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Recently, there have been discussions about whether or not hurricane insurance is needed for Hawaiʻi Island residents.

  • Some people claimed that Hawaiʻi Island is not vulnerable to a hurricane because storms are redirected by the island's two major volcanoes, Mauna Loa and Mauna Kea.
  • However, the Hawaiian Language Newspapers provide evidence that Hawaiʻi Island is vulnerable to hurricanes (Fig. 1).

<p>Fig. 1.&nbsp;Artist’s rendering of the destruction during the Hawaiʻi hurricane of 1871.</p><br />

  • The Hawaiian Language Newspapers show that a major hurricane struck the islands of Hawaiʻi and Maui on August 9, 1871 (Fig. 2).
  • The historical papers allowed researchers to track the hurricane from Waipiʻo, to Kohala, and then over to Maui (Fig. 3).
  • The accounts in the newspapers act a bit like citizen science data.
  • They provide a timeline of the storm hitting as well as detailed descriptions of the destruction from Hilo to Lahaina, leading researchers to characterize the storm as a category 3 or 4 hurricane.

<p>Fig. 2.&nbsp;The Hawaiian Language Newspapers include more than a million typescript pages of text—the largest native-language cache in the Western Hemisphere.</p><br />
<p>Fig. 3.&nbsp;Reconstructed track of the 1871 hurricane across the islands of Hawaiʻi and Maui.</p><br />

The existence of such a powerful hurricane helps to show that Hawaiʻi Island and Maui are vulnerable to hurricanes. This is just one way that the knowledge in the Hawaiian Language Newspapers is important to uncover. From 1834 to 1948, more than a hundred independent newspapers were printed in Hawaiian. This is significant! The newspapers are an amazing source of historical and cultural information, and only a small fraction of that has been translated (learn more in the Voice of the Sea video below).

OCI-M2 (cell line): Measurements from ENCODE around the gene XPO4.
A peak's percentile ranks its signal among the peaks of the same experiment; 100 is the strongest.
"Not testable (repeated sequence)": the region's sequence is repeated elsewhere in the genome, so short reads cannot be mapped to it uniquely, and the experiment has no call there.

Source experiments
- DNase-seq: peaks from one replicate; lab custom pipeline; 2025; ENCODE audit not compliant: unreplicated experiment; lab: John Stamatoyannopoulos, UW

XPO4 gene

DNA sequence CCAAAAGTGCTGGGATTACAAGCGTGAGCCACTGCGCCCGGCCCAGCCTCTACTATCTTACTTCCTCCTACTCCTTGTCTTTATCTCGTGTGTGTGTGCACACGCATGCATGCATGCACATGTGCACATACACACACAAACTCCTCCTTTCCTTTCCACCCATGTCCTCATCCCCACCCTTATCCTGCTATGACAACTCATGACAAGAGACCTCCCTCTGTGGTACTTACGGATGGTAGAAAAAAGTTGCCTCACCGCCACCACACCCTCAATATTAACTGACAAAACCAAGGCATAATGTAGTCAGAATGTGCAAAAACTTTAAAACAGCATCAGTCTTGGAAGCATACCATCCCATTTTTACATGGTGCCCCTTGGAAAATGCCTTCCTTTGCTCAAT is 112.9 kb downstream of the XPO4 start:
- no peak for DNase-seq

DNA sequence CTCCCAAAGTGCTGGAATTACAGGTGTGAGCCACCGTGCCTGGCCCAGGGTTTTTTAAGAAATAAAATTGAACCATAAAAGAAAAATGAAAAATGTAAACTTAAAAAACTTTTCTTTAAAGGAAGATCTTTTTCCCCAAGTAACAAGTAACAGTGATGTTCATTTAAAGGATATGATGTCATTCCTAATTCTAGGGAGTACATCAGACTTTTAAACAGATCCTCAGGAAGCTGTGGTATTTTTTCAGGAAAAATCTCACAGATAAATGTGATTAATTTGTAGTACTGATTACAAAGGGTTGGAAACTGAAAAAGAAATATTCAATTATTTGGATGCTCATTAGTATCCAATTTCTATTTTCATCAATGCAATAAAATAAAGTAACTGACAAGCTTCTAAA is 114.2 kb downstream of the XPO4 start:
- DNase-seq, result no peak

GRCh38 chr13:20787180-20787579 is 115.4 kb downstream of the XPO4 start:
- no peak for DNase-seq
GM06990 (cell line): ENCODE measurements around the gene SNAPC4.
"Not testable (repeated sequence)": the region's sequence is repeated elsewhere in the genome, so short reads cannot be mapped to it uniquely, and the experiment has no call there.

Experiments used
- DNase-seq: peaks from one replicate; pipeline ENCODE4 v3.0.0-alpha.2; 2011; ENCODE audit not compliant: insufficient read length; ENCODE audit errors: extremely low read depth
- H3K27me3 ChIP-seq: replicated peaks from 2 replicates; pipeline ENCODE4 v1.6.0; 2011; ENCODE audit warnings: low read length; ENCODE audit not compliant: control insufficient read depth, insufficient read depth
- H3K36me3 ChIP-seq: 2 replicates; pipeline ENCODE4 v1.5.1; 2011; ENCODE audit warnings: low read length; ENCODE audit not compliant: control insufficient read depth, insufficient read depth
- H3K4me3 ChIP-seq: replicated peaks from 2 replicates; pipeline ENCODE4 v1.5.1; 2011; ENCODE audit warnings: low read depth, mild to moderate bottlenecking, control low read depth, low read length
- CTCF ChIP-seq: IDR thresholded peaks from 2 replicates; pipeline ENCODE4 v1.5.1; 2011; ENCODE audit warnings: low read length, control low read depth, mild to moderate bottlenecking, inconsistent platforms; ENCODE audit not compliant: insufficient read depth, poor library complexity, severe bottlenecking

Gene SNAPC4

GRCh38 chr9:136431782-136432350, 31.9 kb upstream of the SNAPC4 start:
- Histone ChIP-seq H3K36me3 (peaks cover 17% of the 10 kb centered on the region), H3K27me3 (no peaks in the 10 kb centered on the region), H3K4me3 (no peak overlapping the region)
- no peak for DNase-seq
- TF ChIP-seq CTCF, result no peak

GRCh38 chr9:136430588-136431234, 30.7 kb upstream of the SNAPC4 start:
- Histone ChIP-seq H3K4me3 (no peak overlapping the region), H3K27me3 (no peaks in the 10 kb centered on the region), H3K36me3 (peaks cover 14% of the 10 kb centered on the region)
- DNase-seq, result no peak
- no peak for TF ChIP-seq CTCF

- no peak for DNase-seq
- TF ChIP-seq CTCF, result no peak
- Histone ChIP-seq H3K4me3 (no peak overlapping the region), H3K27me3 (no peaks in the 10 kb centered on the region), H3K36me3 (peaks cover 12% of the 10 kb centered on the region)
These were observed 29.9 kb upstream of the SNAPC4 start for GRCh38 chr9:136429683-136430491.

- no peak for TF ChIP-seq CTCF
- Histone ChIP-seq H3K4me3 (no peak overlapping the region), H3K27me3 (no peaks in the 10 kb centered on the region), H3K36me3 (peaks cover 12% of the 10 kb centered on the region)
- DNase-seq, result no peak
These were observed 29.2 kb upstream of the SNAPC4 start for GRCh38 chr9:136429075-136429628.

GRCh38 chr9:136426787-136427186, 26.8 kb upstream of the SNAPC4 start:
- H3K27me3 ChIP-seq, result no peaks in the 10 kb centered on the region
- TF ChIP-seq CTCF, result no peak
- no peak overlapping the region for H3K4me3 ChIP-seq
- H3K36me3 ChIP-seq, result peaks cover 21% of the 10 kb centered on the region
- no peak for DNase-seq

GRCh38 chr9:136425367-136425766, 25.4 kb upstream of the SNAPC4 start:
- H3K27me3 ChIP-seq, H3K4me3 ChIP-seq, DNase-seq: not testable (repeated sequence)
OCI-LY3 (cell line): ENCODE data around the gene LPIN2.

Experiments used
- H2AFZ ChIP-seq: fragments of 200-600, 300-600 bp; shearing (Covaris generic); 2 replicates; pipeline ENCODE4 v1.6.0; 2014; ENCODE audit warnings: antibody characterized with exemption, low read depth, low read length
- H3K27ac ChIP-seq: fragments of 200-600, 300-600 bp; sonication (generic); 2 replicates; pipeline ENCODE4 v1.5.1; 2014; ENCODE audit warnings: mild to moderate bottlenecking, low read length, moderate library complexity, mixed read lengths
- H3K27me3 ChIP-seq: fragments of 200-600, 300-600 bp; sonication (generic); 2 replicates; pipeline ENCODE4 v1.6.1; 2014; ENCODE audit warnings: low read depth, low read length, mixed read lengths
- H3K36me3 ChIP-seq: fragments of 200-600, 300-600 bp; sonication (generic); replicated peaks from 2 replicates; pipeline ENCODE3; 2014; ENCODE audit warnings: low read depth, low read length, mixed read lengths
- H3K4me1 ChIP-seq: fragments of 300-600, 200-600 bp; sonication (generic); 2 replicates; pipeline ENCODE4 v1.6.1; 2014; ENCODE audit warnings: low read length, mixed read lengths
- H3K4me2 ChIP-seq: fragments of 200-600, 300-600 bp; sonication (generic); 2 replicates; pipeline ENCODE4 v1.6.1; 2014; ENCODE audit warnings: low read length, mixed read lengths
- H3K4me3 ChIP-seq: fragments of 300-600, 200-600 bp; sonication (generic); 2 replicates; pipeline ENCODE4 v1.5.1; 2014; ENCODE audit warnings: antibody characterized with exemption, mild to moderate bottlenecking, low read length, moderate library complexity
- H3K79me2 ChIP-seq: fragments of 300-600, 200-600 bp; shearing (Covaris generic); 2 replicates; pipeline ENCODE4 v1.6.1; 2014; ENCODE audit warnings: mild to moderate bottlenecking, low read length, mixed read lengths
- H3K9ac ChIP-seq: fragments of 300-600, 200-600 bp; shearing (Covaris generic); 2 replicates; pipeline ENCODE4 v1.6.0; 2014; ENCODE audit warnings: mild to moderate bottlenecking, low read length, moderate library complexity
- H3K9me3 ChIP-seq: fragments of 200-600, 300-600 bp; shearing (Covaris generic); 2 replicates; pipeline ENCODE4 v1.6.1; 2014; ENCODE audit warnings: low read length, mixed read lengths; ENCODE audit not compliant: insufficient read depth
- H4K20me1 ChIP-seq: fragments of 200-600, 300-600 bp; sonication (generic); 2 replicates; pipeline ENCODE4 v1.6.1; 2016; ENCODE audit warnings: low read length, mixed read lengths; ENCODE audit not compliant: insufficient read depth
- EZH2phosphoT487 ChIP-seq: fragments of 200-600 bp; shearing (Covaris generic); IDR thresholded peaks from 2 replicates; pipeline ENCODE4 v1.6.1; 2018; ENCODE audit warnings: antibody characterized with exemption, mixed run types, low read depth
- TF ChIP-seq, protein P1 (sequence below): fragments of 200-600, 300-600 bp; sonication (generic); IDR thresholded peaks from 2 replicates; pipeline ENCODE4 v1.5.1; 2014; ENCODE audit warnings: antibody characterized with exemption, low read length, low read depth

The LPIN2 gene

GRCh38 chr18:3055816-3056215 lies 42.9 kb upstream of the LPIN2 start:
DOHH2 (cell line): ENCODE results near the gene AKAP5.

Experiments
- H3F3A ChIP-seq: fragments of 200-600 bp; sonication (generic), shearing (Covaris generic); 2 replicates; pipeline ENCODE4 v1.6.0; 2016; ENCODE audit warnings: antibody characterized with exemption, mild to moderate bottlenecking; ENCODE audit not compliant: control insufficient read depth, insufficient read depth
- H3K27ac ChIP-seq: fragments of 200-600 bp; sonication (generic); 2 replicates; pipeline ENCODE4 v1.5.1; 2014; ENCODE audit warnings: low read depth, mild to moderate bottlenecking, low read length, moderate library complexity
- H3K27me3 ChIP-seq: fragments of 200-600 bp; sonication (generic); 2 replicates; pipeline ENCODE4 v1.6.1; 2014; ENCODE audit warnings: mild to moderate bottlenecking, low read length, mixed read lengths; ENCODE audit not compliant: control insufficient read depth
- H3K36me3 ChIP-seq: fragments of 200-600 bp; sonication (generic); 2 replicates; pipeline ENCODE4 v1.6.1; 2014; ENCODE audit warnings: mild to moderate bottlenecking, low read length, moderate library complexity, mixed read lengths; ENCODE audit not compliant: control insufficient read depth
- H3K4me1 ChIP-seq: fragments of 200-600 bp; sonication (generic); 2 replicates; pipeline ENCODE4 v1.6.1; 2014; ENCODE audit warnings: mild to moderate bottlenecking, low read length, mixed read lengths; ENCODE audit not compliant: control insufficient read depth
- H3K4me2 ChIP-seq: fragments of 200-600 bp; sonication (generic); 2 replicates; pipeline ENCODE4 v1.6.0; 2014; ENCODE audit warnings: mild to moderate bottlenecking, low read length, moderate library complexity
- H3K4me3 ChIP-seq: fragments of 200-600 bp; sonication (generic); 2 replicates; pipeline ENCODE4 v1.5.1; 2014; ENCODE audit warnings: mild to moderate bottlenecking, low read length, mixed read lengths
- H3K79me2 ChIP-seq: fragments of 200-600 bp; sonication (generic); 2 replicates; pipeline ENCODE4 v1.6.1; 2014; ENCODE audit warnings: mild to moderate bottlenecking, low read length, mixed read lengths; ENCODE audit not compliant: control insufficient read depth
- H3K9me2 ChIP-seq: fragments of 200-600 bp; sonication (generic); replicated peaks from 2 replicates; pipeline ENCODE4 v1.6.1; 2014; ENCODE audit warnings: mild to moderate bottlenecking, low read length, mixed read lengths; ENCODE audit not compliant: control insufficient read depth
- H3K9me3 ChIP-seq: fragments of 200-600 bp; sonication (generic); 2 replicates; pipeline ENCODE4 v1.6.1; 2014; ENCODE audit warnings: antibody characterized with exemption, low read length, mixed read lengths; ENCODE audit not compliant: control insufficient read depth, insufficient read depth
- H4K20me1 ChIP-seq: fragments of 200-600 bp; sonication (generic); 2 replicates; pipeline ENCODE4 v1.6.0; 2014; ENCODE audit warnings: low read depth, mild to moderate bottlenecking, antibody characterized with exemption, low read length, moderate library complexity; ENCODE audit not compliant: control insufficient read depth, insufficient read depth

• UH News posted an article about this discovery and the Hawaiian Language team led by Puakea Nogelmeier, professor of Hawaiian language at UH Mānoa, director of the UH Institute of Hawaiian Language Research and Translation (IHLRT).
  • The IHLRT is part of the UH Sea Grant College Program‘s Center for Integrated Science, Knowledge and Culture.
  • Hawaiʻi Public Radio posted an article about the use of Hawaiian Language Newspapers to uncover the 1871 hurricane. This link will also take you to audio from that report.
  • Hurricane with a History: Hawaiian Newspapers Illuminate an 1871 Storm. Read about the discovery in this open-access article that shares about the "High literacy rates among Native Hawaiians in the nineteenth century and publication of more than 100 Hawaiian-language newspapers from 1834 to 1948 produced the largest archive of indigenous writing in the Western Hemisphere. These newspapers extend our knowledge of historical environmental events and natural disasters back into the early nineteenth century and deeper into precontact times. Articles reporting observations of meteorological events allowed the authors to reconstruct the track and intensity of an 1871 hurricane that brought devastation to the islands of Hawaii and Maui and to discern historical patterns of droughts and floods in Hawaii. These findings illustrate the value of Hawaiian-language newspapers as resources for science research and science education."

Special Feature Type:

Exploring Our Fluid Earth, a product of the Curriculum Research & Development Group (CRDG), College of Education. University of Hawaii, 2011. This document may be freely reproduced and distributed for non-profit educational purposes.